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Going underground: More sophisticated tunnels built under U.S.-Mexico border

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Law enforcement officials in San Diego recently discovered a “super tunnel” used to smuggle drugs from Tijuana, Mexico to an industrial park in San Diego. Considered the most sophisticated tunnel discovered to date, the tunnel is only one of 140 drug trafficking tunnels discovered since 1990. The 600-yard tunnel was equipped with lighting, ventilation, and an electric rail system. Experts say that smugglers turn to tunnels because above-ground border security has been bolstered.

Law enforcement officials in San Diego recently discovered a “super tunnel” used to smuggle drugs from Tijuana, Mexico to an industrial park in San Diego. Considered the most sophisticated tunnel discovered to date, the tunnel is only one of 140 drug trafficking tunnels discovered since 1990. The 600-yard tunnel was equipped with lighting, ventilation, and an electric rail system.

Fox News reports that federal agents discovered more than $10 million in marijuana and cocaine after finding the tunnel by monitoring a suspicious truck. In a press statement, John Sandweg, acting director for Immigration and Customs Enforcement (ICE) said, “once again, we’ve succeeded in taking down a smuggling tunnel before it was fully operational. This action is another huge setback for the Mexican cartels, which invest vast amounts of time and money to build them. These criminal organizations should not mistakenly believe tunnels will be their ticket to success.”

“Tunnels are definitely the new paradigm for smuggling organizations who have to adjust to the constriction caused by border security strategies and the residual circumstances of a chaotic border,” Victor Manjarrez, associate director of the National Center for Border Security & Immigration at the University of Texas-El Paso, told Fox News.

Manjarrez says that smugglers turn to tunnels because above-ground border security has been bolstered. “It is clear to me that the increased tunnel activity is a direct result of increased and improved border security efforts along the southwest border,” Manjarrez said. “These tunnels absolutely add to the complexity of border security. The majority of Border Patrol sectors don’t have adequate mapping of existing and new tunnel systems.”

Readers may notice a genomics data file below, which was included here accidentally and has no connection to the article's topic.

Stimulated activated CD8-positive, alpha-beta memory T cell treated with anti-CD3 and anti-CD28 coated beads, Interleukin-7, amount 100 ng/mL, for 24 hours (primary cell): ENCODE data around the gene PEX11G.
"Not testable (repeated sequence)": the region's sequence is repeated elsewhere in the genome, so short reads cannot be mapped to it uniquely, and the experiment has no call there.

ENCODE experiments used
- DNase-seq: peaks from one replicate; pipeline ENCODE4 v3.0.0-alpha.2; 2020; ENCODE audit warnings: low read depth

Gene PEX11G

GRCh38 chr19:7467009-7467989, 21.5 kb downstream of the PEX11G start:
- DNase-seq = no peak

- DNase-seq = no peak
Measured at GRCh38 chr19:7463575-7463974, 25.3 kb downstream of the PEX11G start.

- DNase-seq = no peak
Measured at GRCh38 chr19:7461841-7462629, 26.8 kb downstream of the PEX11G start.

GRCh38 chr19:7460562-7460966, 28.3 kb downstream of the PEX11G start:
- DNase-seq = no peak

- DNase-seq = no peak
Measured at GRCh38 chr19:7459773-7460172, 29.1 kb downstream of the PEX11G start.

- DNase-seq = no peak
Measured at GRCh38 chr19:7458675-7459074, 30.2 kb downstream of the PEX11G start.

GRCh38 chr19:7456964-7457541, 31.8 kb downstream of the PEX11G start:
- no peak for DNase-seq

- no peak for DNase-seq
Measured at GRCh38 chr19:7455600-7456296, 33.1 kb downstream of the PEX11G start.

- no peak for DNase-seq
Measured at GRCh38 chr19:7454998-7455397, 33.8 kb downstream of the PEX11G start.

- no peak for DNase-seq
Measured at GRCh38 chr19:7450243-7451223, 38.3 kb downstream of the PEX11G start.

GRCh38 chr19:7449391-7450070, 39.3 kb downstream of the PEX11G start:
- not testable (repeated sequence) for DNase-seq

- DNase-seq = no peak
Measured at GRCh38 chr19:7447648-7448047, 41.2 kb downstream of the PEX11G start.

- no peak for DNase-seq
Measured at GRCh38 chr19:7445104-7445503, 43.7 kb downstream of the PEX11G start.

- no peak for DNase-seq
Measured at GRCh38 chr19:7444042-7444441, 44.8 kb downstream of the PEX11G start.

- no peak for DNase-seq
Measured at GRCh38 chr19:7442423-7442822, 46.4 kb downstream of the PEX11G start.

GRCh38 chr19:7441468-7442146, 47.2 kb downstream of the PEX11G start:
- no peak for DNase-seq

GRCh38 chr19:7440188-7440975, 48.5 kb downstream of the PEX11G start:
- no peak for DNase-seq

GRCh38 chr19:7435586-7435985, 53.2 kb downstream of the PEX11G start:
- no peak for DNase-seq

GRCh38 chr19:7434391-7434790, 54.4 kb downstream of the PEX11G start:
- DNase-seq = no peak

Tristen Reed, Mexico security analyst for STRATFOR, a private intelligence and analysis firm, notes that sophisticated tunnels are a reminder that human and drug traffickers are not limited to the border for transportation. “What’s particularly concerning is that above ground, smugglers can only transport what can be concealed among legitimate goods or carried across expansive terrain,” Reed told Fox News. “With rail systems and ventilation in tunnels directly entering populated areas, smugglers can transport anything they want with less focus on concealment.”

Tunnels have been used in smuggling since the days of prohibition, but the sophistication of recently discovered tunnels are alarming. “We have seen increased sophistication in construction of the tunnels in recent years — tunnels which are built with rail systems and ventilation,” Reed said. “The improved designs certainly cost more money to construct, so that trend is a sign that smugglers see underground routes as a good investment with little risk.”

 

 

 

http://www.homelandsecuritynewswire.com/dr20131107-going-underground-more-sophisticated-tunnels-built-under-u-s-mexico-border

 

 

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Spreading the word about the dangers of methamphetamine.

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